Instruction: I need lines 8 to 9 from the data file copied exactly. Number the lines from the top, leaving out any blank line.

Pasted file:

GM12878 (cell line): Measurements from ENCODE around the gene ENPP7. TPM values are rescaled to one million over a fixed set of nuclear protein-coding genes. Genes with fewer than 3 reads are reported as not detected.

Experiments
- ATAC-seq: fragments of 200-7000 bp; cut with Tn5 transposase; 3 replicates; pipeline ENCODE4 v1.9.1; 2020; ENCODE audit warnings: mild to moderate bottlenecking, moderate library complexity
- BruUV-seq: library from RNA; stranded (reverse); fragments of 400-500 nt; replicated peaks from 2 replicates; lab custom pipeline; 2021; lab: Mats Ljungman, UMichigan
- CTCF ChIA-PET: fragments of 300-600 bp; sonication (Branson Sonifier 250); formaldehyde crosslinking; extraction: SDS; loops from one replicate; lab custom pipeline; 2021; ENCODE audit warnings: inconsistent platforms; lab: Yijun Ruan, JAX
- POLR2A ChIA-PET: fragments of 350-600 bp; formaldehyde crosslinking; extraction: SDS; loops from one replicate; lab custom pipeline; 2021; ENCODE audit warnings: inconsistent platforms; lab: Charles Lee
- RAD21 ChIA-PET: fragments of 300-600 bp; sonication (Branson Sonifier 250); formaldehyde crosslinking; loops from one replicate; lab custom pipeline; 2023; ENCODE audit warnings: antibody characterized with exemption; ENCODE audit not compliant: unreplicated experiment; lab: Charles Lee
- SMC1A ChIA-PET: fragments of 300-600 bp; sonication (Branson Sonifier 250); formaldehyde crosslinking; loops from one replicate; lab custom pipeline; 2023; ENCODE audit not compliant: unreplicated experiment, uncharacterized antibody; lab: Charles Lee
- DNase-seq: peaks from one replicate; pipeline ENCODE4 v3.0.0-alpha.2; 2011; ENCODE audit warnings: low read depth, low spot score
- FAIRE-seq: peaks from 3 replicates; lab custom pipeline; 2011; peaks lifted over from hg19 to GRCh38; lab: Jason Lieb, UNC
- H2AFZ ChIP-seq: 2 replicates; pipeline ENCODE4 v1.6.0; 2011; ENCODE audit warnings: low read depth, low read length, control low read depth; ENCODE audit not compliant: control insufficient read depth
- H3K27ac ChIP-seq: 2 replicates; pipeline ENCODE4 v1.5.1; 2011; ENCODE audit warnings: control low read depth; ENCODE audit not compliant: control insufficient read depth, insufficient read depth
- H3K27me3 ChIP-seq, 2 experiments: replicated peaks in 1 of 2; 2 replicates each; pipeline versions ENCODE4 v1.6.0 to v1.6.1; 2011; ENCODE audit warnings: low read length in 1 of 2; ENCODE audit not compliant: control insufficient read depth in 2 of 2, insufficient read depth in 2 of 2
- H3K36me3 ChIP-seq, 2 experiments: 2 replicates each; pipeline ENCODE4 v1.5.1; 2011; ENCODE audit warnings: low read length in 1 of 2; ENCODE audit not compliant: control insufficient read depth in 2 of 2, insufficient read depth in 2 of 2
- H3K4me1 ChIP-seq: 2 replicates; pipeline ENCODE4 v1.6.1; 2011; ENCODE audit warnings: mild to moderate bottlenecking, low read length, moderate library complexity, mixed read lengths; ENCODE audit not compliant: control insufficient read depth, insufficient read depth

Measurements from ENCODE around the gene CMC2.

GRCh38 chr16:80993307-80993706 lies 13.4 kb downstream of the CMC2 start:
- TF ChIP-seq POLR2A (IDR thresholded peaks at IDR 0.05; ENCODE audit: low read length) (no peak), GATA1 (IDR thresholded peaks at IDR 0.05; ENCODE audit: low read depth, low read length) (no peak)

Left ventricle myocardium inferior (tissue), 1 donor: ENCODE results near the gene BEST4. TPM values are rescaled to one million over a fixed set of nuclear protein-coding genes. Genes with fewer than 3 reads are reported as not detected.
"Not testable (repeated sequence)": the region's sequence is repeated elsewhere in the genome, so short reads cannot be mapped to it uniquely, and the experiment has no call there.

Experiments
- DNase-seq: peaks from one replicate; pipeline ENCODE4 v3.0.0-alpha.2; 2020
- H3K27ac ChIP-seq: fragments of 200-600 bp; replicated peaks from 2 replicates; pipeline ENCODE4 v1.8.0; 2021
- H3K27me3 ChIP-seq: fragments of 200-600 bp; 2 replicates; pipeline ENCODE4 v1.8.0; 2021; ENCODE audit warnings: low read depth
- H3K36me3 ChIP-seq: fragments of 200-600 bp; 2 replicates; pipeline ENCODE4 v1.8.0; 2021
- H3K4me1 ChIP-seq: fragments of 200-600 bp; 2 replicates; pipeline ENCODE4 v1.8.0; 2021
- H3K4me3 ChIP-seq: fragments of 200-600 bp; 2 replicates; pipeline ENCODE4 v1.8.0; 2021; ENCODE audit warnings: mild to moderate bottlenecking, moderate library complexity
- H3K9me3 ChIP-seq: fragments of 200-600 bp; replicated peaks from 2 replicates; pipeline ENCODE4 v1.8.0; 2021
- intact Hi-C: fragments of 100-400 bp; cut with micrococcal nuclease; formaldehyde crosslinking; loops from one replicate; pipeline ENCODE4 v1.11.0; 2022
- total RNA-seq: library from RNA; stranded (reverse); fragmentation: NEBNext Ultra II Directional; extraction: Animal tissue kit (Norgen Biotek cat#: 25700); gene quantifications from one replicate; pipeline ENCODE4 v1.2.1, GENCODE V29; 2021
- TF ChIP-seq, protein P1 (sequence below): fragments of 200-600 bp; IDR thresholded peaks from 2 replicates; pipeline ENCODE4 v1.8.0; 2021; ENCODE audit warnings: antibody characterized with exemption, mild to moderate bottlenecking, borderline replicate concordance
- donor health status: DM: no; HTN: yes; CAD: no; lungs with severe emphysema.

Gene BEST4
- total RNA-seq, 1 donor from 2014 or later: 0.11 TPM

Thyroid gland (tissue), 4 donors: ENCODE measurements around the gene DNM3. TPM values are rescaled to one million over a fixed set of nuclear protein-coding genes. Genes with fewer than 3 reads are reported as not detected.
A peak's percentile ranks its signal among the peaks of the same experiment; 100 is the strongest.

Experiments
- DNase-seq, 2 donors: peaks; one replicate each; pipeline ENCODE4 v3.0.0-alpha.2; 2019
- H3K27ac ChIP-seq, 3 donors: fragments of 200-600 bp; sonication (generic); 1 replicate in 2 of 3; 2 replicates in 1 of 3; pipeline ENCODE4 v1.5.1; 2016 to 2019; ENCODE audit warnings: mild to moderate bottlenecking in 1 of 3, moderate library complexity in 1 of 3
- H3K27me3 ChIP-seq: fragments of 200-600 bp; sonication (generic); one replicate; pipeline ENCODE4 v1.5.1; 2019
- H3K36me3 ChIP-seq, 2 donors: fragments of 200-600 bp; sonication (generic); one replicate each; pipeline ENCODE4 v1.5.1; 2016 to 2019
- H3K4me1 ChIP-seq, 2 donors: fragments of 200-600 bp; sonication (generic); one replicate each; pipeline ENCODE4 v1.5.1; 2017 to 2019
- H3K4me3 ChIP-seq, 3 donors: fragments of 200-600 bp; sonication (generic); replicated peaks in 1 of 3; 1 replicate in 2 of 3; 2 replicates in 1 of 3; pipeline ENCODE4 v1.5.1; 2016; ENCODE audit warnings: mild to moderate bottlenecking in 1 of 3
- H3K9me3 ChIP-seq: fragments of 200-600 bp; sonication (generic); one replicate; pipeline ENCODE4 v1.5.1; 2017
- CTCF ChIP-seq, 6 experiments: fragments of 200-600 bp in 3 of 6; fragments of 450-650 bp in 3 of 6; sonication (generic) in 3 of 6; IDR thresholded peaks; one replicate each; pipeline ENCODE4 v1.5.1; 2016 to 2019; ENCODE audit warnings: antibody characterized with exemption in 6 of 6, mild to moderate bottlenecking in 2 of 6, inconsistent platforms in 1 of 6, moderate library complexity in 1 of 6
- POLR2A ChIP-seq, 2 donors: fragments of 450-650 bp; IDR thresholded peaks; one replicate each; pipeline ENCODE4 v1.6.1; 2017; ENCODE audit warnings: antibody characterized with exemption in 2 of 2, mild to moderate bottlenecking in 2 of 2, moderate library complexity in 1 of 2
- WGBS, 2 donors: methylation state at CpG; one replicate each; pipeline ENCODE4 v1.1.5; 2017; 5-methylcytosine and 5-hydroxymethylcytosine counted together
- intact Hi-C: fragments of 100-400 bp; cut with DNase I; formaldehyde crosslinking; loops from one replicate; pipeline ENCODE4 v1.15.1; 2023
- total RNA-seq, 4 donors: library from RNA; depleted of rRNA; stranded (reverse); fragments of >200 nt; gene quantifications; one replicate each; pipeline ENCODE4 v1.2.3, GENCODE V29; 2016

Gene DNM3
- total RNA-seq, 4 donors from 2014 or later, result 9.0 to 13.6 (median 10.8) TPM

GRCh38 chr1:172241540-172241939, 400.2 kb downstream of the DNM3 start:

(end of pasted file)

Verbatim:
- SMC1A ChIA-PET: fragments of 300-600 bp; sonication (Branson Sonifier 250); formaldehyde crosslinking; loops from one replicate; lab custom pipeline; 2023; ENCODE audit not compliant: unreplicated experiment, uncharacterized antibody; lab: Charles Lee
- DNase-seq: peaks from one replicate; pipeline ENCODE4 v3.0.0-alpha.2; 2011; ENCODE audit warnings: low read depth, low spot score